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More years pass and the book does not leave the drawer.

According to our author the book does not begin but opens on

a typewriter near a radiator. The typing machine has been

aimed at the window overlooking a park. It's been oiled and

blown out. At heart it is domestic as an old washer with them

white sheets coming off the platen. In the missing teeth much

has been suppressed. In the space and a half, regrettable things

have been said. Nothing can be taken back. The author wanted

this book to be friendly, to say, Come up on the porch with

me, I've got peaches; I don't mind if you smoke. It would be written

in the author's own voice. A dedication was planned to

Tyrone and Tina whose names the author read in a sidewalk on

Broad. The machine's vocation was to type, but its avocation

was to tell everyone up before light, I love you, I always will; to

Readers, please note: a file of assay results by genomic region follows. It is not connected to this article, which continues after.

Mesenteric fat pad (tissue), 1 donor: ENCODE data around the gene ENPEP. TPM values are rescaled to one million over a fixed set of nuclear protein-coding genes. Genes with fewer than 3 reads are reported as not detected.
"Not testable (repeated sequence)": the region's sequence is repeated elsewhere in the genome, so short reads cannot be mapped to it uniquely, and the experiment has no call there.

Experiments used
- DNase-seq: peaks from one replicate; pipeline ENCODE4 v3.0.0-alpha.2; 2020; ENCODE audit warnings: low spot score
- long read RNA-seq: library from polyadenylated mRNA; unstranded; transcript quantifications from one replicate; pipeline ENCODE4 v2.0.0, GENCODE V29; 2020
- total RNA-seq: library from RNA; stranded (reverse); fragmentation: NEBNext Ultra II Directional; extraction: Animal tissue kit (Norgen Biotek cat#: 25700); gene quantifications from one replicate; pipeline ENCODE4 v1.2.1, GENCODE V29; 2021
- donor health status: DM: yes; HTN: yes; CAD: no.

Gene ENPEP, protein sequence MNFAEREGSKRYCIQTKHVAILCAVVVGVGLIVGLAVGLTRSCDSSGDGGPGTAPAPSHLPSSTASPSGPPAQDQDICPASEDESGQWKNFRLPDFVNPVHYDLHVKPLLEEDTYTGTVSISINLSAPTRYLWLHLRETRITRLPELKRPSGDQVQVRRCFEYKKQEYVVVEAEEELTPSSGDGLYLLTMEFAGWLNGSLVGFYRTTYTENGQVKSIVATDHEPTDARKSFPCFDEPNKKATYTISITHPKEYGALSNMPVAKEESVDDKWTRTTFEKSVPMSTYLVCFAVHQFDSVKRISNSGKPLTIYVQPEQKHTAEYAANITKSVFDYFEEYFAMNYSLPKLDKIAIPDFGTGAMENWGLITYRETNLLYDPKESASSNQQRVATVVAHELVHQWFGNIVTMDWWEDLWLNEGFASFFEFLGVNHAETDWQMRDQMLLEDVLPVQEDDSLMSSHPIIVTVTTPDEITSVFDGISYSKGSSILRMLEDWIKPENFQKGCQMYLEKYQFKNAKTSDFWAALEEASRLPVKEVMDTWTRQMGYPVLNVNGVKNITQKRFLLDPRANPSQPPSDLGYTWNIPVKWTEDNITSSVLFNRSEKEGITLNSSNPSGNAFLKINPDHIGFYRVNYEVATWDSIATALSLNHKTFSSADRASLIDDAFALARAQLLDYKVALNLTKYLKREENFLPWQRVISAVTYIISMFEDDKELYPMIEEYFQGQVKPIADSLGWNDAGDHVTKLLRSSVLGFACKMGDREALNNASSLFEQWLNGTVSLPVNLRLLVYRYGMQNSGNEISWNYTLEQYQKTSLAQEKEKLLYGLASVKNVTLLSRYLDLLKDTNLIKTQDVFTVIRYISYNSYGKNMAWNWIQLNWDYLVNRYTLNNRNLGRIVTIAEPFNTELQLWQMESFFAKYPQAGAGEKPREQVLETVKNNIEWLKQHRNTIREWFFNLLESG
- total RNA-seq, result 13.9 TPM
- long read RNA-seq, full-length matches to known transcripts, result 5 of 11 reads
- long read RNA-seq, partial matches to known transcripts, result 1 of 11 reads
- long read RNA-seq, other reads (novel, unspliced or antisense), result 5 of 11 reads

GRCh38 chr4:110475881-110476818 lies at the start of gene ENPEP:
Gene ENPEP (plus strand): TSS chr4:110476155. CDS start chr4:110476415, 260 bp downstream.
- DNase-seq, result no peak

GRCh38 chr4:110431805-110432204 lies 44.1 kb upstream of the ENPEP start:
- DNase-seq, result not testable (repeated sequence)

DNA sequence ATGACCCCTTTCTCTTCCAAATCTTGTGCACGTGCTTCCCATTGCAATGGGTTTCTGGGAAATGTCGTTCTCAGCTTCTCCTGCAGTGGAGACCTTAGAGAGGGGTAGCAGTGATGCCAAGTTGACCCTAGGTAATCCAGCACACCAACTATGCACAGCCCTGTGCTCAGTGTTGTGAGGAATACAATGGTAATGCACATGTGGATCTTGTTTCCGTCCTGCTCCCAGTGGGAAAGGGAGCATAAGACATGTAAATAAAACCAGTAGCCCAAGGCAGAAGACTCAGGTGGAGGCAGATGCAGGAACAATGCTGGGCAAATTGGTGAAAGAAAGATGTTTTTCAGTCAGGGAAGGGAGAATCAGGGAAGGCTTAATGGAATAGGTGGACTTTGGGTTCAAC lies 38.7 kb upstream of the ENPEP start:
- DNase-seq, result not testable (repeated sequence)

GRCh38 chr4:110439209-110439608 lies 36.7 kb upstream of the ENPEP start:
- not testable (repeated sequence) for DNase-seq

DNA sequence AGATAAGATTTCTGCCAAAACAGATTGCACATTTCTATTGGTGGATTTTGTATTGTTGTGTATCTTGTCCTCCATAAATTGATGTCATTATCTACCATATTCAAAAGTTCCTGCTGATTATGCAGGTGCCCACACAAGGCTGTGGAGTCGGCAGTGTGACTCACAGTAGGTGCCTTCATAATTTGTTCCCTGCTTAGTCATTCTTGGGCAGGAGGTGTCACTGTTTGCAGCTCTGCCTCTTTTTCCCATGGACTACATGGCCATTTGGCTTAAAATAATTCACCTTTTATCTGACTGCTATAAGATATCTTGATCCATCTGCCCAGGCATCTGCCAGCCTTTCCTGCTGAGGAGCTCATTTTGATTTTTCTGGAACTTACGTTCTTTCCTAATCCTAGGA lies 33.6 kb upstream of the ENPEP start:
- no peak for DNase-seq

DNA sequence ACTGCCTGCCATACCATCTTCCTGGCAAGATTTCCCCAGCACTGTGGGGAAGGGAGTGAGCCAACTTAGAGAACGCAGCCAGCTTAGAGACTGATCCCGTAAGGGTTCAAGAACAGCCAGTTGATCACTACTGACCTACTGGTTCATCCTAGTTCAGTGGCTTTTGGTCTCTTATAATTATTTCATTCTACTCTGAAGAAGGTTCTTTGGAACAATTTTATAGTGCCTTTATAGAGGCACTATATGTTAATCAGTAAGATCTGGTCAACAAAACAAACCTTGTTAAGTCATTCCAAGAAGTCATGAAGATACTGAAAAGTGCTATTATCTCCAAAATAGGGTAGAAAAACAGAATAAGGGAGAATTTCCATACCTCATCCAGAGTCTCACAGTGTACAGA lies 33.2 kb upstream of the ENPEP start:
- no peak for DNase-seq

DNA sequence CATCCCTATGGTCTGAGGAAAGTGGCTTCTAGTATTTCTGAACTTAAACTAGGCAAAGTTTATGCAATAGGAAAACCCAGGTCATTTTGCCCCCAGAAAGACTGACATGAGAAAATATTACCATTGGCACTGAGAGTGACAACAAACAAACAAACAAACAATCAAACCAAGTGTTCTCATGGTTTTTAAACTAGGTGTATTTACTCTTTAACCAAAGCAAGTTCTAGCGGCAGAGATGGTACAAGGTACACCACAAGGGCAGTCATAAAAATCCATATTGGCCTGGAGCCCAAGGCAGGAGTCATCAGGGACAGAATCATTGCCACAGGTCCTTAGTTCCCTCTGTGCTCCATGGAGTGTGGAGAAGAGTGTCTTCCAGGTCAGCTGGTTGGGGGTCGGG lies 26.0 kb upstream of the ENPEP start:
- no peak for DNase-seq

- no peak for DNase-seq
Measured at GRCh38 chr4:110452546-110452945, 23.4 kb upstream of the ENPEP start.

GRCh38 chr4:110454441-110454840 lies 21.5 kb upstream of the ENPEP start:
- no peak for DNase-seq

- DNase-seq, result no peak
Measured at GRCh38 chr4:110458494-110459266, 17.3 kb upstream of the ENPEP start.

tell the sisters waiting on their amniocenteses, Everything's

going to be fine. And to make something happen for the

hundreds of Floridians betting the quinella. It would have

dinner ready for people on their feet twelve house a day. And

something else for the ones making bread hand over fist, the

gouging s-o-bs. But the book was too dependent. Women were

scattered across pages who loved the desert, but moved into

town to meet a man. The women, understand, weren't getting

any younger. Some of these women were pecking notes into the

text when the author was out walking. One note said: John Lee

you're still in my dreambooks, et cetera. The author had no

foresight. In previous drafts the good died right off like notes

on an acoustic guitar. Others died of money, that is, fell of

odorless, invisible, utterly quiet wounds. The work recorded

whatever it heard: dog gnawing its rump, the stove's clock, man

next door taking out his cans, and things that went on farther

down, below buildings and composts, all with the patience of a

dumb beast chewing grass, with the inconsolable eyes of the

herd. Basically the book was intended as a hair-raising

document of the organisms. Thus and so the book opens: I have

been meaning to write you for a long long time. I've been

feeling so blue John Lee.

The Next to Last Draft

C. D. Wright

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